You Can’t Judge Christianity by the Product it Produces

love with actions not words

You can’t judge Christianity by the product it produces.

Or so I am told.

Even though we judge the veracity of virtually of everything by the product it produces, Christians think that Christianity should be exempt from such examination.

Raise the issue of the disconnect between the way Christians live and the truth they say they believe, and you’ll be told the only issue is the truth of the gospel.

“Christians are hypocrites”

So what. The gospel message is what matters.

“Christians live lives that are not any different from their non-Christian neighbors.”

So what. The gospel message is what matters.

Christians go around with bumper stickers that say “I’m not perfect, just forgiven” and  expect non-Christians to understand.

Non-Christians are told time and again that Jesus is the answer to what ails them.

Jesus will change their life if they will  trust him as their Lord and Savior.

Jesus fixes the broken, heals the hurting, and make every follower of him a new creation.

Jesus forgives sin, wipes the slate clean, and the Holy Spirit lives inside every believer to teach and guide them.

The Bible says Christians have the mind of Christ.

The Bible also says that Christians are to be perfect, even as their Father in Heaven is perfect.

Christians are even told in the book of James their lives must be sinless and 1 John says anyone who sins is of the devil.

The Bible also says they are to be holy just like God is holy.

The same Bible that tells us the gospel message that we are told we must accept as truth also presents a Christian lifestyle radically different from how Christians live today.

A lifestyle, it seems, that despite having their sins forgiven, being made a new creature in Christ, and having God live inside them, Christians are unable to live it.

We live in a nation inundated with Christian churches, Christian books, Christian TV and radio. Christianity is the professed religion of 78% of Americans. One out of four Americans are Evangelical. The United States is the most Christian nation on earth.

Yet, for the most part, those who profess they are Christian live are no differently than their non-Christian neighbor.

They preach Jesus is the answer, but the non-Christian looks at the Christian and says “how’s that working out for you?

If Christians truly want to impress the world, if Christians want to give the world a reason to pause and consider the truth of the gospel, then live like it matters.

Stop preaching and start living.

In other word put up or shut up.

While I believe the Bible to be an errant, fallible, non-inspired work of men, if Christians truly lived their lives according to the words of Jesus, it might make me pause for a moment to consider the message of Jesus.

But, I know I am safe. Christians love money, food, power, sex, pleasure, entertainment, material goods, etc just like the rest of us. For all their talk of heaven, they seem to want to stay alive right here on earth with the rest of us.

The product produced shows that the advertising is false.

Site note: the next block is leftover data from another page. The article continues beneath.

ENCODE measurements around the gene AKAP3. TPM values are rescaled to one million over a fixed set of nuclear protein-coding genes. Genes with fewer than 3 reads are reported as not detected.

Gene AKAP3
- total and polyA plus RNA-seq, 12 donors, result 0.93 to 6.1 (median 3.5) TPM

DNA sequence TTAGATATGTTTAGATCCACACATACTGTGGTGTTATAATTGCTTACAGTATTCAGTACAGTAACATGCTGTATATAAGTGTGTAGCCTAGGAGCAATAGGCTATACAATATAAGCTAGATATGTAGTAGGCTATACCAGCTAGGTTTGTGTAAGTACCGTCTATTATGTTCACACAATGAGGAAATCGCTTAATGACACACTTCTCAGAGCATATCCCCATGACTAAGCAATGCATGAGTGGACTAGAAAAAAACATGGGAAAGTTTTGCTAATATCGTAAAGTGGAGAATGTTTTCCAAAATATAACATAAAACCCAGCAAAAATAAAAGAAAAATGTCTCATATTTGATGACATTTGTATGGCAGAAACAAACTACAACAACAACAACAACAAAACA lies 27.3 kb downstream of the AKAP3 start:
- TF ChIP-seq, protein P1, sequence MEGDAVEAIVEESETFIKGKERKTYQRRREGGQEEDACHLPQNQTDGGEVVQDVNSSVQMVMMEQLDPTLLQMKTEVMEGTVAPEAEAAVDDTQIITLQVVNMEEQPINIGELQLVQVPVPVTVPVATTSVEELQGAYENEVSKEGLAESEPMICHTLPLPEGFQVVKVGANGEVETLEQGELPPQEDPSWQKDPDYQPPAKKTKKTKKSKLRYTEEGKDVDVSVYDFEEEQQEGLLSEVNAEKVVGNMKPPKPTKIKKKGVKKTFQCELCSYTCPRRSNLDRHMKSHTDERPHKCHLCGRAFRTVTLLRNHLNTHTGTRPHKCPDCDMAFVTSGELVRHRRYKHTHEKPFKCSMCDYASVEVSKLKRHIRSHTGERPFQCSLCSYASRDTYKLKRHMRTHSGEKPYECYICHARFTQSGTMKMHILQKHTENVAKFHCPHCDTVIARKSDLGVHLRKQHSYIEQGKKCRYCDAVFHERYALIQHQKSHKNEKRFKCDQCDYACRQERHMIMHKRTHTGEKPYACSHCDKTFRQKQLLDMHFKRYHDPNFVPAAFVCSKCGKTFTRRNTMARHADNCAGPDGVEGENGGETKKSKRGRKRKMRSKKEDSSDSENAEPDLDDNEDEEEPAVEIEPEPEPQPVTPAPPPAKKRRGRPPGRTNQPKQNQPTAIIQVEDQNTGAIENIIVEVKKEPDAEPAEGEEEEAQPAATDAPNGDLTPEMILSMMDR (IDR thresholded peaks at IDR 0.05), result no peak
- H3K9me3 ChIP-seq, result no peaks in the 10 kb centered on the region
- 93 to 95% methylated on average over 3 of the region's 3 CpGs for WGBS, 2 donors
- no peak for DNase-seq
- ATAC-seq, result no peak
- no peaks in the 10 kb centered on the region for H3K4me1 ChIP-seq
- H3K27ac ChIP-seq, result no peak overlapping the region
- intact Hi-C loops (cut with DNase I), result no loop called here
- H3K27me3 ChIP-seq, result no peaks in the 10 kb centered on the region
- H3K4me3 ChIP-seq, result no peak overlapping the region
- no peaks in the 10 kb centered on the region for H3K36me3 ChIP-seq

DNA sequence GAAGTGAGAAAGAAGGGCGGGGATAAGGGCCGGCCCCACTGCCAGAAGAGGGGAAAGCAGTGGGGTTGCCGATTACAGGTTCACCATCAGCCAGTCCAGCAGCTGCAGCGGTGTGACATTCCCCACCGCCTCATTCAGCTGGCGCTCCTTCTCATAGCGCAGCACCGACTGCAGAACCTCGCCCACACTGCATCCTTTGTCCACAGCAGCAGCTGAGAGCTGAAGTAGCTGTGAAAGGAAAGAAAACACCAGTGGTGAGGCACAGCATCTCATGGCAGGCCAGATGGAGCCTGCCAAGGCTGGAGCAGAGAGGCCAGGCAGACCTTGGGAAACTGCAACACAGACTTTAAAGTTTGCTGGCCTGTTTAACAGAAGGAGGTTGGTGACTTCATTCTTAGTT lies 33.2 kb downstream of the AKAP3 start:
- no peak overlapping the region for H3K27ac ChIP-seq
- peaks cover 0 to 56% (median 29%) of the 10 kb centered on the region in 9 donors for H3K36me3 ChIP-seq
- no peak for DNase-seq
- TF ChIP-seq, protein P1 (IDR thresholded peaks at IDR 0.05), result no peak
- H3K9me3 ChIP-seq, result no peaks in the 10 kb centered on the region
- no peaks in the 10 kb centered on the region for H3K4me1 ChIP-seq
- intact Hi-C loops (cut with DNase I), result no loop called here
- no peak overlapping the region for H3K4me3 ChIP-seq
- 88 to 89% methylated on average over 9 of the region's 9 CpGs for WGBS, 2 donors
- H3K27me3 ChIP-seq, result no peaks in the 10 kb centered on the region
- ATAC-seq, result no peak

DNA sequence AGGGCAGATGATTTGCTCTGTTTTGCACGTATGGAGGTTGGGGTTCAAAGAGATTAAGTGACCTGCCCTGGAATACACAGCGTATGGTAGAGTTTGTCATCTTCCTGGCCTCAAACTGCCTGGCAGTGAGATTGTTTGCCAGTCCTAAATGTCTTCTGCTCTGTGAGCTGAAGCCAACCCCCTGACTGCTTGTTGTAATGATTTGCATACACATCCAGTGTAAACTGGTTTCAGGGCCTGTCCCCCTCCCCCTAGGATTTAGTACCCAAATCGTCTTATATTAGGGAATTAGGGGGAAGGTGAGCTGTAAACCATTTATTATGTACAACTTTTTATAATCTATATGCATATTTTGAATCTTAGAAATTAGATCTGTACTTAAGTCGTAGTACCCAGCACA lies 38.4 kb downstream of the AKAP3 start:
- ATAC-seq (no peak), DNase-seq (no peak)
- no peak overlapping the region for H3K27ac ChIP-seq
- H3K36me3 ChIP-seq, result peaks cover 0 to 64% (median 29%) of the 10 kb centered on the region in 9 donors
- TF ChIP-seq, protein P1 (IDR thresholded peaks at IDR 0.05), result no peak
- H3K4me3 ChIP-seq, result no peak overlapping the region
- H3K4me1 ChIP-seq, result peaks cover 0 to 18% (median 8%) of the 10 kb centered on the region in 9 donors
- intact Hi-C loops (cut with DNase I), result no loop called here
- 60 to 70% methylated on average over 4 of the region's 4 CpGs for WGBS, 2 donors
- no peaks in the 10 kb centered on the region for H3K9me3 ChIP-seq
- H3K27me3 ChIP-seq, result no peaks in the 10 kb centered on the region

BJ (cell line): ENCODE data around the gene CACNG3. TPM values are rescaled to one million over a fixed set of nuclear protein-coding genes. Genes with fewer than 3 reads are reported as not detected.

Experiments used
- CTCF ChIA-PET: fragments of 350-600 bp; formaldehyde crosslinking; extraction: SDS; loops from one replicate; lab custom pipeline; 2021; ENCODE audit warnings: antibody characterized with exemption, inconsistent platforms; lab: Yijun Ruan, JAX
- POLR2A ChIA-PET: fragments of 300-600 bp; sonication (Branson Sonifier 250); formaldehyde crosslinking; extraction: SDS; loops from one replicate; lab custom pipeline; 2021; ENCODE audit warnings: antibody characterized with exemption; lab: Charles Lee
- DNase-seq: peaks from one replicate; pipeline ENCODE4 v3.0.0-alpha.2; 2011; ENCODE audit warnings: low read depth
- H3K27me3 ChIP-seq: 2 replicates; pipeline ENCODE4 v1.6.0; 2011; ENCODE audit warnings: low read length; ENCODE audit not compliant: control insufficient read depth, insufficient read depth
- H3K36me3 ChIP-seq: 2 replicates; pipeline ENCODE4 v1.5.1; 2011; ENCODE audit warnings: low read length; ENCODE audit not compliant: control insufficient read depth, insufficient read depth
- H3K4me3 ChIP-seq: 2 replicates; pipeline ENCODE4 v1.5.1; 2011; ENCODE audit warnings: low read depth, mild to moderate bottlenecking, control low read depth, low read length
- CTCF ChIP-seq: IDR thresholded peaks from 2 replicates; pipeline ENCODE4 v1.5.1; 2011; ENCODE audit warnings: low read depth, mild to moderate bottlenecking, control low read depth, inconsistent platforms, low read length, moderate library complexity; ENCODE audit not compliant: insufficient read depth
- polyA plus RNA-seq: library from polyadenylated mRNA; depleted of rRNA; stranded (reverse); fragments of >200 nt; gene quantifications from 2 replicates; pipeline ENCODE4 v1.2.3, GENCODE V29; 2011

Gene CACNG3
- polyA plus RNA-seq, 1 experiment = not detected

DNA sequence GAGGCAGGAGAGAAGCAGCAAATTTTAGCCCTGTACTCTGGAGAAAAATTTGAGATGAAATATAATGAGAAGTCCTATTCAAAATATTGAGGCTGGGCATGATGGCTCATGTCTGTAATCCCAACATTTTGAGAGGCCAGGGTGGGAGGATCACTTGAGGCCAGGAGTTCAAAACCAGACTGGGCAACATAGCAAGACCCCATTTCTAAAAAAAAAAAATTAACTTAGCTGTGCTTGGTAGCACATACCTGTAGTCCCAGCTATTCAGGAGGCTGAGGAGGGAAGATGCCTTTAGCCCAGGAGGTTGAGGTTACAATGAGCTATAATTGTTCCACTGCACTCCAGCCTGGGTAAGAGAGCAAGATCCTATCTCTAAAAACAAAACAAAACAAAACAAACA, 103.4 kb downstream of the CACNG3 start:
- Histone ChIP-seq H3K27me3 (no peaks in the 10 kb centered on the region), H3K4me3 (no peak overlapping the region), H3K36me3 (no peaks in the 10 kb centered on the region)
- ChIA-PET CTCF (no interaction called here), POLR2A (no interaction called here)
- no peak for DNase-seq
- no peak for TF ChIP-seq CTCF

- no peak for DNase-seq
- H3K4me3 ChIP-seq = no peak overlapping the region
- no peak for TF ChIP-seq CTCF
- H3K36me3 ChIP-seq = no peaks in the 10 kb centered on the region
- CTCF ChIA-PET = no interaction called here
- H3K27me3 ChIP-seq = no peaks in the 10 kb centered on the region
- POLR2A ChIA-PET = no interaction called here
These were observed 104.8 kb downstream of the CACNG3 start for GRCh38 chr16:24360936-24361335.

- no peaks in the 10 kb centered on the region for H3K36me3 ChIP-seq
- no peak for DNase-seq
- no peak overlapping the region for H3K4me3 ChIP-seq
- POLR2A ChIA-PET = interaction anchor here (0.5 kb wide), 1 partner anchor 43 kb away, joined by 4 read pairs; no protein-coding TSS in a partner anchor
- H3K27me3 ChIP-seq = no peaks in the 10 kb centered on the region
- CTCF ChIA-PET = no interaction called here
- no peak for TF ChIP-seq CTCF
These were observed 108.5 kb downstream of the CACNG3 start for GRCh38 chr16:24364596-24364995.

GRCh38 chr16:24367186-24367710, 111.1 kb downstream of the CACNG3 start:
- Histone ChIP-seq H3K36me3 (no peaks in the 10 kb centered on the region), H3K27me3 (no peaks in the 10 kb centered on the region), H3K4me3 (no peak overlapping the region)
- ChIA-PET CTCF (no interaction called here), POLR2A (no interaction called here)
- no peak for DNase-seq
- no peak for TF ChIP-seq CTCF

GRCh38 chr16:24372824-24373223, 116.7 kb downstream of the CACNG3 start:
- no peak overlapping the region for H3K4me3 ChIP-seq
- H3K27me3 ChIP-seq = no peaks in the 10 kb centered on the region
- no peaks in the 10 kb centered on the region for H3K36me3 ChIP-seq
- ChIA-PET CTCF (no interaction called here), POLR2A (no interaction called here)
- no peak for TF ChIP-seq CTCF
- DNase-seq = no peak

Change the product and people might start believing the advertising.

I see nothing within Christianity that says to me “come home.”

I like my new  residence.

And I can sleep in on Sunday.

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4 Comments

  1. Lynn123

    I think for many, not all, that Christianity is basically an “add-on” to their comfortable American life. No one requires them to sacrifice or be drastically different. If some preacher told them they must do this, they’d find a different church and a different preacher. There are many to choose from.

    The most saintly woman I ever knew even once said something that caught my attention. She said that for many in that church, “that’s all they have.” I think she meant- They didn’t have money, family, transportation, status, the ability to go on vacation, etc. And many American Christians do have all those things PLUS the Jesus stuff. It’s an add-on that’s doesn’t seem real to me cause the rubber never has to meet the road.

    I think, for someone who notices and thinks about it, the American church experience where you’re hearing what Jesus requires vs. the actual life of those in the pews-there is such a disconnect that it causes conscious or unconscious confusion in the mind.

    Biggest thing for me in my last church was people going on cruises. This included the pastor. It seemed like a little clique. I thought, “this makes no sense to me.” I mean, people can go on all the cruises they want, but if they’re the super-Christians and pastors of the church, they should preach that-not the opposite of what they actually do!!!

    Reply
    1. Angiep

      When I was a Christian there was a lot of talk about making sacrifices, and we were actually expected to do so (e.g. tithing when you really couldn’t afford it). Materialism was not smiled upon. Of course that made it more likely that we would assimilate ourselves into the fellowship of other believers who also accepted church as “all they have.” In the past couple of decades I’ve noticed a switch to “prosperity doctrine.” As you say, Lynn123, religion is now an “add-on” that is promoted as something to make your life better. People are not interested in hearing about the hard requirements of their faith.

      Reply
      1. Lynn123

        Agree.

        Reply
  2. Erin

    In the tension between “Jesus will change their life if they will trust him as their Lord and Savior” and
    “‘Christians live lives that are not any different from their non-Christian neighbors'” is where I lost my faith.

    And that’s all I have to say about that. 🙂

    Reply

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